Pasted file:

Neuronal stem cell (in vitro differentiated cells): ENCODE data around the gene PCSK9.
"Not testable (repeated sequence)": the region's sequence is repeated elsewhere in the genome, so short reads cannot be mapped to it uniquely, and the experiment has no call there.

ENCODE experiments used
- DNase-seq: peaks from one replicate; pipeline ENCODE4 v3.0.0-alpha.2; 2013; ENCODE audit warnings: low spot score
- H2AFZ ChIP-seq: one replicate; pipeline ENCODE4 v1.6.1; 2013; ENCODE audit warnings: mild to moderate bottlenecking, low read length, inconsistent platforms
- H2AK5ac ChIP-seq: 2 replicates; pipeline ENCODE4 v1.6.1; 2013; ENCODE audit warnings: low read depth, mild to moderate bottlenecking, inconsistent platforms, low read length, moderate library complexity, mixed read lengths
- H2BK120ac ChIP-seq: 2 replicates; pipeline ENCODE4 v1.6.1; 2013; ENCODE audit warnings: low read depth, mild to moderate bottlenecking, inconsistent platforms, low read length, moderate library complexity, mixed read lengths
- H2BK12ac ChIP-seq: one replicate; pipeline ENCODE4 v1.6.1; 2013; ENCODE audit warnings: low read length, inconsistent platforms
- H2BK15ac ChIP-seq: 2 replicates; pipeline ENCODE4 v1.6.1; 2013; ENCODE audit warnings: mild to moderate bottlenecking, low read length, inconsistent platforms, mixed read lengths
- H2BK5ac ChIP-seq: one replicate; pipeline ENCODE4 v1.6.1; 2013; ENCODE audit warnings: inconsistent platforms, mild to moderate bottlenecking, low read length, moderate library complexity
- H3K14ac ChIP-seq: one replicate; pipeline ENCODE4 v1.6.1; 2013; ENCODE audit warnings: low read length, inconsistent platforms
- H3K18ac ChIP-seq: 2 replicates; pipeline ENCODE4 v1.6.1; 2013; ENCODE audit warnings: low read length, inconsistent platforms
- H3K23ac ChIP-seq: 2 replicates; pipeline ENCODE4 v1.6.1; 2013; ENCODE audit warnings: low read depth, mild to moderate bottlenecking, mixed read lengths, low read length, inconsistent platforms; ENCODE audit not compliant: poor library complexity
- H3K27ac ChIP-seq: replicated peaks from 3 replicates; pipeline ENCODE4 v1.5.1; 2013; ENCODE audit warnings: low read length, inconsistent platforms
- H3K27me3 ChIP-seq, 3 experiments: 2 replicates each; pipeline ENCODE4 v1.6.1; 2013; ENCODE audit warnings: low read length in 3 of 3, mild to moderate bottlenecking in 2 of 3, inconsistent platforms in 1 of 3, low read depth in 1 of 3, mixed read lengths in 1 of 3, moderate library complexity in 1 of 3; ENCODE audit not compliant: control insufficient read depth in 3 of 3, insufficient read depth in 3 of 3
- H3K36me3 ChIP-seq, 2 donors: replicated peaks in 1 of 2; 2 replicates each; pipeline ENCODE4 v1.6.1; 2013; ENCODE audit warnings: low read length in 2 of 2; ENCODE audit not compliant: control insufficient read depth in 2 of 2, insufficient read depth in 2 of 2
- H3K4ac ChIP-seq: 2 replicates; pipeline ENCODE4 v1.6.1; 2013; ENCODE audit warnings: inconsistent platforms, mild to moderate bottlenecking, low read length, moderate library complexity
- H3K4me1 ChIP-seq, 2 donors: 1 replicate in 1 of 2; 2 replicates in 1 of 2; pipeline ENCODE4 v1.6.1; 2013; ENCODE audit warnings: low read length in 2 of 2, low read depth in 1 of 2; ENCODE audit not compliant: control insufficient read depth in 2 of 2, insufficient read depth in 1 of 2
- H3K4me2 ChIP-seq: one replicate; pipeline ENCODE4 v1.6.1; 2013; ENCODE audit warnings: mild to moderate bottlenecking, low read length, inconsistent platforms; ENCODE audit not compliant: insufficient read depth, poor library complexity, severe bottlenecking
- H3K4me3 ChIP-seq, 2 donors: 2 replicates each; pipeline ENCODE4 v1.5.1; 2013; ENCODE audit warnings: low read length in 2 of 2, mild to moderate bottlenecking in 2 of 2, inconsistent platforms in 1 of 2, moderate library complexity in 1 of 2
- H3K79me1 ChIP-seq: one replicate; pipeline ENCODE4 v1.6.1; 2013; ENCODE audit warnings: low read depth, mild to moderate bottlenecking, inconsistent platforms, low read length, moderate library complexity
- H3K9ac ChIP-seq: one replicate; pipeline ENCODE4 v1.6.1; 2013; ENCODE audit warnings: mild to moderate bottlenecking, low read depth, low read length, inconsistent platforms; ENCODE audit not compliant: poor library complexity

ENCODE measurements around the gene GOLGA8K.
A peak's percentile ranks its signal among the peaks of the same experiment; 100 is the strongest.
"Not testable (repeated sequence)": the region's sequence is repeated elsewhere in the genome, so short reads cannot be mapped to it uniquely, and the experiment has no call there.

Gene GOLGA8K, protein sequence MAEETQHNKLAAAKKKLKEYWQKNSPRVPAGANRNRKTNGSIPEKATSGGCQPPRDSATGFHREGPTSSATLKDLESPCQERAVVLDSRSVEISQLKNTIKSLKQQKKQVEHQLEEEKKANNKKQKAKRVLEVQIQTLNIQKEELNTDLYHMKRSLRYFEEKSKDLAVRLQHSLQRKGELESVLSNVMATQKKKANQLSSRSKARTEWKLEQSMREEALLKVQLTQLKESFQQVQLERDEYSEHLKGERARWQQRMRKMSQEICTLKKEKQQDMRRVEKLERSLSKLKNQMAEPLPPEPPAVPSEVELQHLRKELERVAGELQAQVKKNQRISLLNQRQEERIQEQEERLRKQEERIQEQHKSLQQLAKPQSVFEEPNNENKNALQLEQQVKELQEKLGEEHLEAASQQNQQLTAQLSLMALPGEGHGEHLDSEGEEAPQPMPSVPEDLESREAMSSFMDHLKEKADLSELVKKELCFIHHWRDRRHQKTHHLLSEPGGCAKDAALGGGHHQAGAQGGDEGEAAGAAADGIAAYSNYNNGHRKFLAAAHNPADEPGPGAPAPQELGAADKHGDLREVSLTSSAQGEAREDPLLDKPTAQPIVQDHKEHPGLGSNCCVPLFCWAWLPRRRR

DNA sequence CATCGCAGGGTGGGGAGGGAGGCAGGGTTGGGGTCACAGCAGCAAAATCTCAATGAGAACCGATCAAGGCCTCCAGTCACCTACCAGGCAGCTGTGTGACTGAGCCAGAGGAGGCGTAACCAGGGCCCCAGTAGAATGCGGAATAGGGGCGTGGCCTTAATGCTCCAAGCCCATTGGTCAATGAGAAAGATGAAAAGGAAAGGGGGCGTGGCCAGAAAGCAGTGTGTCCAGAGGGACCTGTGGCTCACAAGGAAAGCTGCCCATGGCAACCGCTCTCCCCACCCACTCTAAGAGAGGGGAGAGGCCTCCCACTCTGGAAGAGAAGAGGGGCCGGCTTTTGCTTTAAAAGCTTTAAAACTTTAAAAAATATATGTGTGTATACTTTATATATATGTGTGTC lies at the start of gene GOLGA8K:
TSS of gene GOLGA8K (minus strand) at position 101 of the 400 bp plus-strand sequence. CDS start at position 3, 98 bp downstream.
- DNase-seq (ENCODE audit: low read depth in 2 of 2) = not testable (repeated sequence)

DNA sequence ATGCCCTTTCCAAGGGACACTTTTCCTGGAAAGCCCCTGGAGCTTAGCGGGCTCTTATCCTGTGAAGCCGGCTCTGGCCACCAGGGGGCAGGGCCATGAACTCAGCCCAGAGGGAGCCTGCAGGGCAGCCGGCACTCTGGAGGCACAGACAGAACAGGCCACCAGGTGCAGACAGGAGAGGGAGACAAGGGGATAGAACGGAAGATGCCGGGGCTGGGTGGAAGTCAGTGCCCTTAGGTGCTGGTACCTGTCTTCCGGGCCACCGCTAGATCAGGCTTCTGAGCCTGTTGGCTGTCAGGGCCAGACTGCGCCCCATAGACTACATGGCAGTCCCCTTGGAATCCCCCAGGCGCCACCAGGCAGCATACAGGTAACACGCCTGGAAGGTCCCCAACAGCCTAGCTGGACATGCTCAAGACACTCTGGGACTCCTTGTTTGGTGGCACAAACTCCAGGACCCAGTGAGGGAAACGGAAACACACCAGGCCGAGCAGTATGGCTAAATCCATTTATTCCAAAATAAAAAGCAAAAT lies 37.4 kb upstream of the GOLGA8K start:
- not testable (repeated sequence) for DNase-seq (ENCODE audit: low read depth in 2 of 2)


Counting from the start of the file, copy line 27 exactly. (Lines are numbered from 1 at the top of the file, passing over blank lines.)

DNA sequence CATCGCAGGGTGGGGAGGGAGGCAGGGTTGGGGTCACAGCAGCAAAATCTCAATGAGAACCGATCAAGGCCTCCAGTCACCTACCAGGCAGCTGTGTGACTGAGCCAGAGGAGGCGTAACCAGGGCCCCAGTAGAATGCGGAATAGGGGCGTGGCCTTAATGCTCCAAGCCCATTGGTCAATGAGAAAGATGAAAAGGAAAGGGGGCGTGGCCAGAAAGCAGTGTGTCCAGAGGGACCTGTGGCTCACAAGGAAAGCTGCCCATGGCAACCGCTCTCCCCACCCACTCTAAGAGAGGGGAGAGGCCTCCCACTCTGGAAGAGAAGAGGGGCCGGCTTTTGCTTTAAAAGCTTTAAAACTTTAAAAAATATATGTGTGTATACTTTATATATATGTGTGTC lies at the start of gene GOLGA8K: